You can be poly and never have group sex, or engage in kink, or be bisexual* or pansexual*.  The desire for more than one meaningful relationship in your life doesn’t mean that you have to be open to sexual expression that do not match your preferences. No one form of polyamory (like relationship anarchy vs hierarchy vs non-hierarchy vs polyfidelity etc**.) is superior to any other. They are personal preferences, and they each have challenges and benefits to the people who practice those paradigms.  You do you, and if you’re not sure what that is yet, experiment and/or find people to talk to about how it works for them and gather information.
In ‘real world’ terms, how you practice your poly will likely become a collaboration between you and your partner(s). You will have your ideals, comforts, desires, needs, challenges, fears, and your partner(s) will have theirs.  In even just my few years*** identifying as poly, I’ve learned that ideals rarely hold up in their pure form when measured against taking care of yourself and caring about your partner.  I always try to remember that people are more important than a static picture of “how it should be.”  As a result, my expression of poly has grown and changed over the years.  It will, I believe, always be about agency for me (the ability to decide for myself, own myself) as it is for many.  And I’ve realized that I can use my agency to make decisions that might look very different from what I idealized three years ago.

What’s best for you today may or may not be what will be best for you a year or a decade from now.  That doesn’t mean your early experiences are/were more right or wrong than your later experiences. It’s all REAL poly. So, what I’m saying is, if anyone tells you that their poly is the only poly, they’re missing some very important perspective. As long as your poly treats people as people, with space for their agency as well as your own (in other words, with honesty and ethical consideration and behavior), you are just as polyamorous as the next human if that’s what you want to be.  Freedom to choose IS the REAL poly.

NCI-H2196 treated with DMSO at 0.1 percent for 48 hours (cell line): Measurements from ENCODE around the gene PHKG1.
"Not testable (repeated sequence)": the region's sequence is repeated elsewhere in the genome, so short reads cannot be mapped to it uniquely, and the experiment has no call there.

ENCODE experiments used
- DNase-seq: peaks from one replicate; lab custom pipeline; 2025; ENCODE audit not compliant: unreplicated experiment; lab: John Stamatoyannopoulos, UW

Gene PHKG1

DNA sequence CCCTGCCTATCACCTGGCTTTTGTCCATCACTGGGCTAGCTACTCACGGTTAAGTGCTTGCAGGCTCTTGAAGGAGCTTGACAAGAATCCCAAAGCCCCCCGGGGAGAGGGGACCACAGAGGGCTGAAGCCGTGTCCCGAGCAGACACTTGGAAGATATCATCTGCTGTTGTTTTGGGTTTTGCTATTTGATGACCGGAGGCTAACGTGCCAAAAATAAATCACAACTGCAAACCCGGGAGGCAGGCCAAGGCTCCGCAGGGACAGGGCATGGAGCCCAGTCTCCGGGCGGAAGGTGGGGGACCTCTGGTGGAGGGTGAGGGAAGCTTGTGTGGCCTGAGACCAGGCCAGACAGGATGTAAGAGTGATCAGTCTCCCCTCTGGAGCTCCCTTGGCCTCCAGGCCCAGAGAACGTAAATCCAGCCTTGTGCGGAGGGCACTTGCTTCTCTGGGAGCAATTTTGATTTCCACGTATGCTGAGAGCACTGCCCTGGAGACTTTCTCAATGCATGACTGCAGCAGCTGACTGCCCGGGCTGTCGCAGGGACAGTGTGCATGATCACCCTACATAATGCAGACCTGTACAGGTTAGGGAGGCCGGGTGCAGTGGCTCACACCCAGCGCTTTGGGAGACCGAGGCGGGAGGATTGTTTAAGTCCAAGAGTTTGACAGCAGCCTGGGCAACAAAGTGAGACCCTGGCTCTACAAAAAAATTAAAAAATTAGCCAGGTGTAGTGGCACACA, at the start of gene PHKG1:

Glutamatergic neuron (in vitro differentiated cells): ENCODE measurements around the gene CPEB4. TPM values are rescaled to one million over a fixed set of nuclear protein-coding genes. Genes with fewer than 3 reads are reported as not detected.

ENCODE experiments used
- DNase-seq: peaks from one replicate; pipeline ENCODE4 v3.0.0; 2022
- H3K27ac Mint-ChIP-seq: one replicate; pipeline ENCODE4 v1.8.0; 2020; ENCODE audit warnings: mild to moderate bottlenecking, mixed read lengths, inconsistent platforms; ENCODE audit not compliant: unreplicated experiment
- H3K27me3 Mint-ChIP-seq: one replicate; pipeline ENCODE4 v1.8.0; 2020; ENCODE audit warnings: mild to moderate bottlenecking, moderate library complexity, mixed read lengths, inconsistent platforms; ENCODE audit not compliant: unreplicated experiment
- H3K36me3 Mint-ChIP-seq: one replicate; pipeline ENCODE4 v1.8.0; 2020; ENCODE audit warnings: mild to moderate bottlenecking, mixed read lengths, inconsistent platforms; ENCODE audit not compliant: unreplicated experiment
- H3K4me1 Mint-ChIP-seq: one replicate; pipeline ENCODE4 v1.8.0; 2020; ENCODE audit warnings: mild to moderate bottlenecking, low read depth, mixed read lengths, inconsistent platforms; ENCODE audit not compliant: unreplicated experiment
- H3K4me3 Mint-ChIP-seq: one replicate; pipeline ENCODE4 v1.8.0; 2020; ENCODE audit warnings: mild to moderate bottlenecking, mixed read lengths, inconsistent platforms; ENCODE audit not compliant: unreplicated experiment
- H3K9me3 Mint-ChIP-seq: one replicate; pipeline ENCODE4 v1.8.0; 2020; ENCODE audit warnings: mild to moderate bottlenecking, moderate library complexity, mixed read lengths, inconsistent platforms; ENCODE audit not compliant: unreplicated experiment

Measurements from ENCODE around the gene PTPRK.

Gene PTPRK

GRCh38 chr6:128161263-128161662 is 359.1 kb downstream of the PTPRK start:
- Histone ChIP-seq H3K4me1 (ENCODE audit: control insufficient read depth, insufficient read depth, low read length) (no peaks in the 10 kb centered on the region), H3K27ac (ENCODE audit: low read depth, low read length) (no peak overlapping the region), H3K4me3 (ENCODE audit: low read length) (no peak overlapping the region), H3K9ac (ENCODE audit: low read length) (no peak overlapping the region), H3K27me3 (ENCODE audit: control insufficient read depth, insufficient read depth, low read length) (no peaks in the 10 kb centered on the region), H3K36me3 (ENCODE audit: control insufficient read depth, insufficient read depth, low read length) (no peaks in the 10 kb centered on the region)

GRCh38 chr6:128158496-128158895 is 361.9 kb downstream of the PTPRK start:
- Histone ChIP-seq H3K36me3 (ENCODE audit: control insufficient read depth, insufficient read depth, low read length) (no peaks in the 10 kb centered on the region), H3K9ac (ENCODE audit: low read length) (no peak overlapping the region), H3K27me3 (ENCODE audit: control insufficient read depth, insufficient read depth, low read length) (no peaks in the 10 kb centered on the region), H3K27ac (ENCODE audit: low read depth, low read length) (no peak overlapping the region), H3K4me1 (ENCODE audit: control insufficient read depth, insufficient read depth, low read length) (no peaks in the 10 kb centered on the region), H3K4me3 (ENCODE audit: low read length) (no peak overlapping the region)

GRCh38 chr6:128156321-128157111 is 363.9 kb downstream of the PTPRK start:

Polyquizzically yours,


*some term definitions, in case they’re helpful

  1. Asexual-without sexual desires or feelings, does not define whether or not that someone has romantic feelings  (example:  someone may be romantic could like cuddles, soft kisses, romantic gestures) but not have any desire for sex
  2. Aromantic-without romantic inclinations, does not define whether or not that someone has sexual desires (example:  someone could enjoy sex and might even want a consistent ongoing relationship in which to have it, but have no need or desire for romantic gestures like gifts, non-sexual cuddling, etc.)